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Brewster iOS app wants to be the only personalized address book you’ll ever need

by Marty Gabel

Brewster is a new iOS app that wants to become your personalized address book. It pulls in all of your contacts (once you give it permission) from a variety of services including Facebook, Twitter, LinkedIn, Gmail, the contacts on your iPhone or iPod and Foursquare.

Of course, you first have to give the app permission to gather your contacts from these services, which will no doubt make some users feel uneasy in these days of commonly-reported security breaches and too-much public sharing.

But if you’re happy to do that, Brewster has some clever technology under the surface, according to Jenna Wortham at The New York Times. It uses an algorithm to monitor how often you interact with your contacts through text messages, email, instant messaging, and via social networks. It then organizes your contacts into categories like “favorites” or “trending” and can even assess the contacts with which you’re falling out of touch.

I logged-in with Facebook, added my iPhone contacts then connected to Gmail to grab those. Then, I authorized Twitter and LinkedIn to do the same. Once that’s done you get a little tour of all Brewster’s features to scroll through. It focuses on things like being able to search by keyword rather than just name and the ability to create your own lists.

The final screen told me “We’ll have this ready for you soon. Close the app and we’ll let you know.”

I wasn’t sure how long I was supposed to wait, but you get a push notification when it’s ready. We were contacted by Brewster who told us that due to increased demand, account creation was taking a while.

Brewster seems like it could be a smart idea, but it may have been smarter for them to let us know how long it would take to build your account within the app. Still, eventually I got an email and push notification on the iPhone telling me it was ready.

Back to the app

I reopened Brewster and it made me tap on some contacts to start a “favorites” category, which was quite nice. I noticed my wife listed twice, once from her LinkedIn profile and once from just being in my iPhone under her first name. I saw duplicates of others too, some with images and some without. There was a category called “Most Mutual Connections” which mainly contained contacts from previous jobs, but I suppose that’s the Brewster alogrithm at work. It was odd that they included local Chicago Twitter favorites like the Chicago Sun Times and Gapers Block, both of whom are certainly valuable, but hardly real-life contacts either.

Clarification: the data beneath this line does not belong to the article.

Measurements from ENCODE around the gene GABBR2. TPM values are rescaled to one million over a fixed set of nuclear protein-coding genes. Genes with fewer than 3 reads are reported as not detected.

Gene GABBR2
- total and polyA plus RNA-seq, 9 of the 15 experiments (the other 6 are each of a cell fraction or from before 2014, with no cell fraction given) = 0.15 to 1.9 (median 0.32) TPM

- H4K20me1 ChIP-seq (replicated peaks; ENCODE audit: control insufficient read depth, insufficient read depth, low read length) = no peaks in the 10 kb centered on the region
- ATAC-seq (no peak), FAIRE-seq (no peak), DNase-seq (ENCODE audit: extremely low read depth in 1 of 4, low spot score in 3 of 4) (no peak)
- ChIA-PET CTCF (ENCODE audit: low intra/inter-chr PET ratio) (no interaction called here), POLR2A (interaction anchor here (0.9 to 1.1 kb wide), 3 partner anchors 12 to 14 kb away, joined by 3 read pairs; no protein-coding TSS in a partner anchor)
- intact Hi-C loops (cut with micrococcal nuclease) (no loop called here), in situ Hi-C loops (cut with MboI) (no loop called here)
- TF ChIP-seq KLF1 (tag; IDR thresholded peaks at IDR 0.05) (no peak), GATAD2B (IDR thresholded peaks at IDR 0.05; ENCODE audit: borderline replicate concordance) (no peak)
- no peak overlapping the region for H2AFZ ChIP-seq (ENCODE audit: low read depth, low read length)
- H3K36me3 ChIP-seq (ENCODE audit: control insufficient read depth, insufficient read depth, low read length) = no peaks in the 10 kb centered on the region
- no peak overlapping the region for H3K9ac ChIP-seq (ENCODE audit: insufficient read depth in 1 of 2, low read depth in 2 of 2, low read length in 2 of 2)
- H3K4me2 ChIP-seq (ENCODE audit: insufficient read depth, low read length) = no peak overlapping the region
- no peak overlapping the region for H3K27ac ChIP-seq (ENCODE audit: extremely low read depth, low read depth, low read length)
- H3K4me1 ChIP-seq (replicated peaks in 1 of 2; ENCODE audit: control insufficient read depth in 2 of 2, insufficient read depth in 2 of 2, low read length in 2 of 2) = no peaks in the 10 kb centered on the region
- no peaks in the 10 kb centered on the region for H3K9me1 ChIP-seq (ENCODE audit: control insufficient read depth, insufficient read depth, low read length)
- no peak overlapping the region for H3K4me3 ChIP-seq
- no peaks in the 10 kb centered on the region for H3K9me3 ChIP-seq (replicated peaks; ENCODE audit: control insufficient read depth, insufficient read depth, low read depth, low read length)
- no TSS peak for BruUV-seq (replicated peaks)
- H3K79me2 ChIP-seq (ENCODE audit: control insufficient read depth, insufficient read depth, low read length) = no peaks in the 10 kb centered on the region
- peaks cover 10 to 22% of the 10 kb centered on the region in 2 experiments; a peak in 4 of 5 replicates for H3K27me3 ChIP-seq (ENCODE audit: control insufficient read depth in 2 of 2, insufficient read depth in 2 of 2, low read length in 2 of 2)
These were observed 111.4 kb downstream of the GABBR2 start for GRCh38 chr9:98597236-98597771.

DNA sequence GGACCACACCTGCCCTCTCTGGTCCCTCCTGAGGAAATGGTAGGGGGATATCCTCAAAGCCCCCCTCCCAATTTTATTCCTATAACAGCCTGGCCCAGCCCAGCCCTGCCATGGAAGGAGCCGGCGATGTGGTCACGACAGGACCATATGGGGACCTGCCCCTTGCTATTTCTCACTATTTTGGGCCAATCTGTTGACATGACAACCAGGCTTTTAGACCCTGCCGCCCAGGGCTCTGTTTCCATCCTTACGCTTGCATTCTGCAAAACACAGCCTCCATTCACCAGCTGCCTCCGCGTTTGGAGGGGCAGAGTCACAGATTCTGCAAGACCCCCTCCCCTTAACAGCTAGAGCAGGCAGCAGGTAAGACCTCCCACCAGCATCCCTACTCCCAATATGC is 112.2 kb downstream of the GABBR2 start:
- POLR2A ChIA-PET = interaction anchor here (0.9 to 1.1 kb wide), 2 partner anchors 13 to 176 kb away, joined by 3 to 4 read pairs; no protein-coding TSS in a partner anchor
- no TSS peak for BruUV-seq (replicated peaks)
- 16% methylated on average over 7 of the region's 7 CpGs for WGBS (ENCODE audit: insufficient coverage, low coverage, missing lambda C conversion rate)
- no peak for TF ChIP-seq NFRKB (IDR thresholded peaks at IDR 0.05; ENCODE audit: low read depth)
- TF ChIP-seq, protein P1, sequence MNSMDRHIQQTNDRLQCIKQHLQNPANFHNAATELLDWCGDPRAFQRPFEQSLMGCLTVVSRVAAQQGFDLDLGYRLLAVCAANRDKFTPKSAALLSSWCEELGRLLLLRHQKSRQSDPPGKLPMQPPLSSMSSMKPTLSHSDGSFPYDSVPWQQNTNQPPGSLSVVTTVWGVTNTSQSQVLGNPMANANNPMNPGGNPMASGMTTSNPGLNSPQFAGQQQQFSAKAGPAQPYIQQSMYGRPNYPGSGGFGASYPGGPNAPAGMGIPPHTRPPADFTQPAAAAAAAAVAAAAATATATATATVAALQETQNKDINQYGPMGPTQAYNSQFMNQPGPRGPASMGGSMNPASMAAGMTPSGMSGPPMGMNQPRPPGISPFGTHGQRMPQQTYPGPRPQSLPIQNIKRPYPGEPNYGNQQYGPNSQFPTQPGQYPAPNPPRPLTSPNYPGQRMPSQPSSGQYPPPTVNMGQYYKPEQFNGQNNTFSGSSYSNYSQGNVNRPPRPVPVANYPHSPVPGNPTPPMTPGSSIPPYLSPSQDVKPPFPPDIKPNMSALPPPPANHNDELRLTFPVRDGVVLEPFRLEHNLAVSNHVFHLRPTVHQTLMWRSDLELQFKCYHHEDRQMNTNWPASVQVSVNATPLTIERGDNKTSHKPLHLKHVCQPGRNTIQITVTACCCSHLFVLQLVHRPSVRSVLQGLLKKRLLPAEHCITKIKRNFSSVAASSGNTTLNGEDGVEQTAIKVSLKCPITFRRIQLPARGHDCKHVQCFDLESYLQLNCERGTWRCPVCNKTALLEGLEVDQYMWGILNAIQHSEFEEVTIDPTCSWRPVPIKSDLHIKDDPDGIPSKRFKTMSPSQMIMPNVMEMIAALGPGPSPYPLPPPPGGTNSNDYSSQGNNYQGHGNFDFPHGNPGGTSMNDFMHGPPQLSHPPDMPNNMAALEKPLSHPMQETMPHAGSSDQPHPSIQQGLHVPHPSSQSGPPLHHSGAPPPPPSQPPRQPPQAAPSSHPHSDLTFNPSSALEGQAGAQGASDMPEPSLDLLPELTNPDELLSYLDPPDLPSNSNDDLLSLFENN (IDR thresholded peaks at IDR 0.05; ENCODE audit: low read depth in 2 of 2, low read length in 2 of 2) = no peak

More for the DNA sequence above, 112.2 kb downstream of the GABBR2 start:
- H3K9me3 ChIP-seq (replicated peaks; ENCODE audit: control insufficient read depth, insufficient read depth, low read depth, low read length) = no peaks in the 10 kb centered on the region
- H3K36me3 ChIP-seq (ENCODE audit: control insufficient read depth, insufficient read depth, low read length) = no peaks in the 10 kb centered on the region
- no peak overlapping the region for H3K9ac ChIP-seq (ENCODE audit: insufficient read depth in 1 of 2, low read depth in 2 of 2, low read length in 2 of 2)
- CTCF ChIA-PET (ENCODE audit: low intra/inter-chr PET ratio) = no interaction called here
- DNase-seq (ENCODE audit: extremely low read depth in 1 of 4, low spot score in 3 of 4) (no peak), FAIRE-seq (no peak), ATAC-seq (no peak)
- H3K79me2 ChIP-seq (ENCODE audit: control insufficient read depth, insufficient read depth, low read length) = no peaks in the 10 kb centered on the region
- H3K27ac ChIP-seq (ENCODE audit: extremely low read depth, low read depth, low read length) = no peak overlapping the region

Brewster had pulled in over 1,000 contacts somehow. Robert Scoble has an incredible 10,000 contacts apparently, so I should count myself fortunate, perhaps. To have all these people in one place is useful for some, but Gmail, as many know, will keep track of every email address you’ve ever contacted, so hundreds of the people Brewster picked up are not what I’d consider real contacts, and many were duplicates. Still, Brewster does let you filter people and categorize them at least.

There is clearly some more work Brewster needs to do when it comes to filtering and organizing your contacts, but it has some potential. Right now, it appears to be a good way to list and find your contacts but not necessarily improve relationships with them, which the founders hope it will do. Perhaps with time and further refinement, Brewster will continue to improve.

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